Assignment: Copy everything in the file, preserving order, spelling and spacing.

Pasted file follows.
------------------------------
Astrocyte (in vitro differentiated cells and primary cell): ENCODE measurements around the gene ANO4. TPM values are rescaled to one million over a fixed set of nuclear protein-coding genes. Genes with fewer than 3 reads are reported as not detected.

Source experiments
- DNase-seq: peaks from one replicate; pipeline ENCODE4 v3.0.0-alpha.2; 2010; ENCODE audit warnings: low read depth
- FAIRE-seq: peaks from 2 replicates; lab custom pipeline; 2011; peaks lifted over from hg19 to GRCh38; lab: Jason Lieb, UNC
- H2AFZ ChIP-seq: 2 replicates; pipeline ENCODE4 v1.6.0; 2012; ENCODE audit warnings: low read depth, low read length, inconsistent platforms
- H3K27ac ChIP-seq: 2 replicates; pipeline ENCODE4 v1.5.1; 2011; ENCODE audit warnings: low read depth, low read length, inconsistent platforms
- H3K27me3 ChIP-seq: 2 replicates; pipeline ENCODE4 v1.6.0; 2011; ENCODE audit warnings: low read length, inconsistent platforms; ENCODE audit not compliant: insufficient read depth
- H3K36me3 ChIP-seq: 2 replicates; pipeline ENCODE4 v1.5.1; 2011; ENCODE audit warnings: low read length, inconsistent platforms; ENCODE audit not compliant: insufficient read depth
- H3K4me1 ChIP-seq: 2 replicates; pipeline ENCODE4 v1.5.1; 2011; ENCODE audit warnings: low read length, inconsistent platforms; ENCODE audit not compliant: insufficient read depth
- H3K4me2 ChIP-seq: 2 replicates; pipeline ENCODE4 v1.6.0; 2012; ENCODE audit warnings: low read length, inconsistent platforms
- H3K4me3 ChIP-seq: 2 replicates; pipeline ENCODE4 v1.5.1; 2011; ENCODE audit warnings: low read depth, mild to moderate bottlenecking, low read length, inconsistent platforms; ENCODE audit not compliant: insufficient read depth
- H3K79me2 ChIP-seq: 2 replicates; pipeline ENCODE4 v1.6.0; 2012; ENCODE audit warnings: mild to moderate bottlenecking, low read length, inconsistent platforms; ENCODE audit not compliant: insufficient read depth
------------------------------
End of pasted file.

Astrocyte (in vitro differentiated cells and primary cell): ENCODE measurements around the gene ANO4. TPM values are rescaled to one million over a fixed set of nuclear protein-coding genes. Genes with fewer than 3 reads are reported as not detected.

Source experiments
- DNase-seq: peaks from one replicate; pipeline ENCODE4 v3.0.0-alpha.2; 2010; ENCODE audit warnings: low read depth
- FAIRE-seq: peaks from 2 replicates; lab custom pipeline; 2011; peaks lifted over from hg19 to GRCh38; lab: Jason Lieb, UNC
- H2AFZ ChIP-seq: 2 replicates; pipeline ENCODE4 v1.6.0; 2012; ENCODE audit warnings: low read depth, low read length, inconsistent platforms
- H3K27ac ChIP-seq: 2 replicates; pipeline ENCODE4 v1.5.1; 2011; ENCODE audit warnings: low read depth, low read length, inconsistent platforms
- H3K27me3 ChIP-seq: 2 replicates; pipeline ENCODE4 v1.6.0; 2011; ENCODE audit warnings: low read length, inconsistent platforms; ENCODE audit not compliant: insufficient read depth
- H3K36me3 ChIP-seq: 2 replicates; pipeline ENCODE4 v1.5.1; 2011; ENCODE audit warnings: low read length, inconsistent platforms; ENCODE audit not compliant: insufficient read depth
- H3K4me1 ChIP-seq: 2 replicates; pipeline ENCODE4 v1.5.1; 2011; ENCODE audit warnings: low read length, inconsistent platforms; ENCODE audit not compliant: insufficient read depth
- H3K4me2 ChIP-seq: 2 replicates; pipeline ENCODE4 v1.6.0; 2012; ENCODE audit warnings: low read length, inconsistent platforms
- H3K4me3 ChIP-seq: 2 replicates; pipeline ENCODE4 v1.5.1; 2011; ENCODE audit warnings: low read depth, mild to moderate bottlenecking, low read length, inconsistent platforms; ENCODE audit not compliant: insufficient read depth
- H3K79me2 ChIP-seq: 2 replicates; pipeline ENCODE4 v1.6.0; 2012; ENCODE audit warnings: mild to moderate bottlenecking, low read length, inconsistent platforms; ENCODE audit not compliant: insufficient read depth